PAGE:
The emerging social norm is that, yes, it is okay to speak badly of the dead. Here are many more details from Andrew O'Reilly at Fox News.
Until recently, the obituary had been a very rigid genre in communications. The tone and content were all positive. What had been known to be negative in the eyes of society was positioned and packaged in euphemisms. An example would be alluding to the deceased's "overcoming obstacles" or "bringing special joy to the family."
The only time I had bunked into a negative in official commentary about the dead was at a memorial at a Jewish temple in the Squirrel Hill section of Pittsburgh, Pennsylvania. It was the 1970s.
I had accompanied a friend as moral support. The man had been her uncle and she hated him for very solid reasons.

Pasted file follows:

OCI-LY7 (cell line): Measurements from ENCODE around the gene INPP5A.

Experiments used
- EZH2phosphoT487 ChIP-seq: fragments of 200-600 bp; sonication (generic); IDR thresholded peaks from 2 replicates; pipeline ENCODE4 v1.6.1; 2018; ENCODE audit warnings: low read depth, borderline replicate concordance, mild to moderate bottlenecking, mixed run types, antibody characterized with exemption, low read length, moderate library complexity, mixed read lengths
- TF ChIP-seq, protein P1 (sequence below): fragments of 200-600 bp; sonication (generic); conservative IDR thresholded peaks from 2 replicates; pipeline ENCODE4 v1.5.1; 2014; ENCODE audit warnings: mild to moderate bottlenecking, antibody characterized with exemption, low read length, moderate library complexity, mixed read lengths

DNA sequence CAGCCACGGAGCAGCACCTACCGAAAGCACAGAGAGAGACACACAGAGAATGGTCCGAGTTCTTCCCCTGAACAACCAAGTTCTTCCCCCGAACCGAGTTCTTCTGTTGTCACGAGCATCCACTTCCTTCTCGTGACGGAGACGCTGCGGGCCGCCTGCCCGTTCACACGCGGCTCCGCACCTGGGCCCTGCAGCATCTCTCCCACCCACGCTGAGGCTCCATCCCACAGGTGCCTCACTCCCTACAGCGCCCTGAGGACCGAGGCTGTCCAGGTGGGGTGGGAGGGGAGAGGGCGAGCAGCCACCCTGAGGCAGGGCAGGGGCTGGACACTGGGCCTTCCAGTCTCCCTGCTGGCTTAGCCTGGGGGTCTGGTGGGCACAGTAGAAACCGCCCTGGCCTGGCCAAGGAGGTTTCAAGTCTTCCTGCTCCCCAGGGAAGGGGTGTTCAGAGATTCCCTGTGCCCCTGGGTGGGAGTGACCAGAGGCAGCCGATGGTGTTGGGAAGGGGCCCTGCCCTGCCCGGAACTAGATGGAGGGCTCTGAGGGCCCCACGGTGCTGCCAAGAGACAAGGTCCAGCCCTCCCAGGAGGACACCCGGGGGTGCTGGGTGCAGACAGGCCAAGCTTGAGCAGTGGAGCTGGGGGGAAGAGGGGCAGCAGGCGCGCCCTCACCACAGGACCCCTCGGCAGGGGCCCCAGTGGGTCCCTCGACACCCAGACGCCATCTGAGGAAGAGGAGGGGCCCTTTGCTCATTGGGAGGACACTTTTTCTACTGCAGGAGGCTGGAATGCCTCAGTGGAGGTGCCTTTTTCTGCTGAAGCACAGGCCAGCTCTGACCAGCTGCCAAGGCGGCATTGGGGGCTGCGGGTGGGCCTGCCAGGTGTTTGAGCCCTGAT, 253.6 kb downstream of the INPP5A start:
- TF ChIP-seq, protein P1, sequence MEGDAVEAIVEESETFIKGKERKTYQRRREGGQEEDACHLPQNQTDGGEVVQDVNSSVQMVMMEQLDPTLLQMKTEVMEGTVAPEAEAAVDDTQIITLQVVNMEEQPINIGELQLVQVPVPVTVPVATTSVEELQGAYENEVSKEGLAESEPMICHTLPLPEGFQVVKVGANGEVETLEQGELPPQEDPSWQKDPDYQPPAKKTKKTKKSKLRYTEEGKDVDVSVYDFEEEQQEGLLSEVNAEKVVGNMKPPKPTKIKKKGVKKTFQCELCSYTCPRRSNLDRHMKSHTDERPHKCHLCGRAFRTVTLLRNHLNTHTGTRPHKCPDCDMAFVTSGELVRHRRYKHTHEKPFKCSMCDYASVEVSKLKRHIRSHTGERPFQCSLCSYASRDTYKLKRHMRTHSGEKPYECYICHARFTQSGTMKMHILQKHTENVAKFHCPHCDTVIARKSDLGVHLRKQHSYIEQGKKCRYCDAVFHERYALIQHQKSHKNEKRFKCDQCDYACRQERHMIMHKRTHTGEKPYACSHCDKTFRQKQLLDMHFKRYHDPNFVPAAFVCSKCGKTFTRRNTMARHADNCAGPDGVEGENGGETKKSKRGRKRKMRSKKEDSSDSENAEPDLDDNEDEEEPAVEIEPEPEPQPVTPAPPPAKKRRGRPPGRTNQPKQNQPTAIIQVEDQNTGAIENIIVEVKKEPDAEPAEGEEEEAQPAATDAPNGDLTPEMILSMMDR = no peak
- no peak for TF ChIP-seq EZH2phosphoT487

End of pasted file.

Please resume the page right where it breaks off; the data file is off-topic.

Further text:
The rabbi explicitly said, "X had been a difficult man."
My eyes bugged. The takeaway, I assumed, was acceptance of the darkness in the human race. A former English major, I had done my Shakespeare. "Cankered in the grain" is a central meme in Shakespearean drama. The Roman Catholic Church calls it "original sin."
Later, I asked my friend how she felt about that bit of outing of his cruel personality. She shrugged. Obviously, the rabbi hadn't thrown enough shade.
Today, my friend would be rallying other family members to publish a scathing obituary.
In my coaching of some lawyers over-50, what is often keeping them stuck is rage associated with their family of origin. They can't escape that looping. Now, the revenge obituary can help set them free.
Meanwhile, here, free for lawyers to click open, print out, and read is my new book on outsmarting a comfort zone Download Over50OutsmartingYourComfortZone.
Contact Jane Genova email@example.com.